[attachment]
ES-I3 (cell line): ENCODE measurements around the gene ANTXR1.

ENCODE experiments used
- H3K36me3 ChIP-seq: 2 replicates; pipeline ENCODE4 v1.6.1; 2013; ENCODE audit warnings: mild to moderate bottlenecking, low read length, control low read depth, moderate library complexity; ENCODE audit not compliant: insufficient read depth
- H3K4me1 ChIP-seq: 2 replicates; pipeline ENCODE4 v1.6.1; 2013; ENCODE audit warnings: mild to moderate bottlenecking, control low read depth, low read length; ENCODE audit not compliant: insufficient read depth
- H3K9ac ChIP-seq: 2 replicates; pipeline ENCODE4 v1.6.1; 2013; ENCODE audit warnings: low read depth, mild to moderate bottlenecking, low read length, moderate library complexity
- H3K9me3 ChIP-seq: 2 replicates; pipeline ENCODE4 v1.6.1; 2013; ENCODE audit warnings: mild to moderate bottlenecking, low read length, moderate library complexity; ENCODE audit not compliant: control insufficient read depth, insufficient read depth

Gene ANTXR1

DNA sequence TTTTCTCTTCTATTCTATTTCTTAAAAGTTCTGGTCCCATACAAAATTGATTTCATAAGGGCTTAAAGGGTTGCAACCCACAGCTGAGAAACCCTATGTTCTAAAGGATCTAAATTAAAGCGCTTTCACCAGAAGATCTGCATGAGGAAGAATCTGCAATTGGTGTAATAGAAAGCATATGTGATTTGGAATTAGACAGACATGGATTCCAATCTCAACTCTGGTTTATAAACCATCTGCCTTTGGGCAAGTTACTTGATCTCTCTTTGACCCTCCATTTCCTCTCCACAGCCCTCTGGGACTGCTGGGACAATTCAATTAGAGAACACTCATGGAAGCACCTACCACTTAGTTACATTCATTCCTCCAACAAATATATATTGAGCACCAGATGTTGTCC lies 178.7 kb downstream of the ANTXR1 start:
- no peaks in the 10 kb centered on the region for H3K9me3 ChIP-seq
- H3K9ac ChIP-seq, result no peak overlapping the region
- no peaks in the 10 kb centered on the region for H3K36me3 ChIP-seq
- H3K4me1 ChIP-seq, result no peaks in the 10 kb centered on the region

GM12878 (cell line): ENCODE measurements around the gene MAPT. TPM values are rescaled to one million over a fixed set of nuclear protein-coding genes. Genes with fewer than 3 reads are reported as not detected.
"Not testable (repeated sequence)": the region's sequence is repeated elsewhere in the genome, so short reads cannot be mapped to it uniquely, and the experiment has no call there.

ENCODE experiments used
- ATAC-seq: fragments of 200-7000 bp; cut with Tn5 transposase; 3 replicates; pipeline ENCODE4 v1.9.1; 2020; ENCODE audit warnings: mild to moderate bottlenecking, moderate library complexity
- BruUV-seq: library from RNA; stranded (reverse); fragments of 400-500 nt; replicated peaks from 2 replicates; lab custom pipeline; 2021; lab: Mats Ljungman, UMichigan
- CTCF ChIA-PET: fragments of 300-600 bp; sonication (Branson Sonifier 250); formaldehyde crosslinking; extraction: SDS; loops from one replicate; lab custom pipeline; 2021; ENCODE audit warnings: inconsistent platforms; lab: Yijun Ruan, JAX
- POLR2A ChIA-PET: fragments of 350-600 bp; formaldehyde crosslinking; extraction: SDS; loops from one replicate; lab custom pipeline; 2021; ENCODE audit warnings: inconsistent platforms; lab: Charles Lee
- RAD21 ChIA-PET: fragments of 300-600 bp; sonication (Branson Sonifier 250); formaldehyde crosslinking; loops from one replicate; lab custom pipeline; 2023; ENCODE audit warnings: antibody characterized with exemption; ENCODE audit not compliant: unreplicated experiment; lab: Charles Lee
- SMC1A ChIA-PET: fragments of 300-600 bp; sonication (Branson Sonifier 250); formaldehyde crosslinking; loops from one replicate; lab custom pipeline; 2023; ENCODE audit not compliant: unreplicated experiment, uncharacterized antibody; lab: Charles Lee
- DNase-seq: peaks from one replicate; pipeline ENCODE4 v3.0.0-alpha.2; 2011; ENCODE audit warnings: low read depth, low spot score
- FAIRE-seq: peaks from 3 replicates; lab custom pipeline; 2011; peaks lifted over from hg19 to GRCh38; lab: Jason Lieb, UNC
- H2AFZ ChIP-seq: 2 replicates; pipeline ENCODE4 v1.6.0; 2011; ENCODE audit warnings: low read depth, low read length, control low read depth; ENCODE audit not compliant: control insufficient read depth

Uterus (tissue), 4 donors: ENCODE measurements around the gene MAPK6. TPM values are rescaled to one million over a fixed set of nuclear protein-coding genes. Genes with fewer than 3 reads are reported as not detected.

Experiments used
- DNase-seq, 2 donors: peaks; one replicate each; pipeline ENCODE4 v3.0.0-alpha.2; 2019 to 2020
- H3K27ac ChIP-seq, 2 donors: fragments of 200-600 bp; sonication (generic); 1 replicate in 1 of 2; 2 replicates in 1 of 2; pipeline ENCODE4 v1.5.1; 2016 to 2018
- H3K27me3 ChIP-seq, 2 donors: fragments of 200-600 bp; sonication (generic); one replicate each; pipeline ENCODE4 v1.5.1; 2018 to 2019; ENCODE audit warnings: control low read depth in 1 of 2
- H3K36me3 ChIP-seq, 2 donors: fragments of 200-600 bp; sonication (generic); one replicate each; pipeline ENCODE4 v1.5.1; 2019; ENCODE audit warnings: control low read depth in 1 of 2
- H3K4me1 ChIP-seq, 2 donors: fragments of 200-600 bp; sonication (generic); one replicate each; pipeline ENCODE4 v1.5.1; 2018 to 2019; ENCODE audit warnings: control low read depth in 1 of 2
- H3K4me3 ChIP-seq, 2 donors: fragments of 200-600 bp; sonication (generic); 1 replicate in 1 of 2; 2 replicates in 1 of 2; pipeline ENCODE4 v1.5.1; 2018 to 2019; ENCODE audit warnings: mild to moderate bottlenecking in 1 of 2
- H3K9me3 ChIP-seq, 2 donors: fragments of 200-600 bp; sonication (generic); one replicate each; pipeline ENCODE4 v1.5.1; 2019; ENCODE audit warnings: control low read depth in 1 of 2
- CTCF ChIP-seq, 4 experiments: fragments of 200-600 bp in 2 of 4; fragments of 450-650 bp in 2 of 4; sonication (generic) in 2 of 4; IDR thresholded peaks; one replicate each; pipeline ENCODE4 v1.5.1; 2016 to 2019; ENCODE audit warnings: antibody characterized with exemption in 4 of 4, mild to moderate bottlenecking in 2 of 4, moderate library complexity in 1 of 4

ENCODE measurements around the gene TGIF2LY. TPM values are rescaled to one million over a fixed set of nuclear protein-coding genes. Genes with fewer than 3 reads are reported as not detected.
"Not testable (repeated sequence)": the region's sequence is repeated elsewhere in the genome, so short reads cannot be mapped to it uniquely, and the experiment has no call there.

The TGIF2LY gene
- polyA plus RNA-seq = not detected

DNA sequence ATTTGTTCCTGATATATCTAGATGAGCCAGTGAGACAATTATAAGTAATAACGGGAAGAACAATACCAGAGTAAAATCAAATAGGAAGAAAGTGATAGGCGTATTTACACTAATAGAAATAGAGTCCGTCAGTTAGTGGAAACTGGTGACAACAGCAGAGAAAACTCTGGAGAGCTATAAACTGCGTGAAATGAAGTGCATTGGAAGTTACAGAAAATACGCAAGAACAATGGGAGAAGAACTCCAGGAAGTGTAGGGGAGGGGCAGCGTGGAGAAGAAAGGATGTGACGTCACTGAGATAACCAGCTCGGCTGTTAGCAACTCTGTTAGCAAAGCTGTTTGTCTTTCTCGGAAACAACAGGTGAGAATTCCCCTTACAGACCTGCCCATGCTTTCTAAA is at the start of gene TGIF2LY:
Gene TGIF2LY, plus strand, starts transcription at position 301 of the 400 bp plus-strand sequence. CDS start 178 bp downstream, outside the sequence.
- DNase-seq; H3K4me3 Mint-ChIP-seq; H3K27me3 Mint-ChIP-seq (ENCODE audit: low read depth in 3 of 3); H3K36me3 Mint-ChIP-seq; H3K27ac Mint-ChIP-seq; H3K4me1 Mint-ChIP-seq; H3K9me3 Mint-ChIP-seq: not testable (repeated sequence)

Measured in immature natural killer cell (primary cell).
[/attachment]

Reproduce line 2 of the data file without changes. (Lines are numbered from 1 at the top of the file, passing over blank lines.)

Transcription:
ENCODE experiments used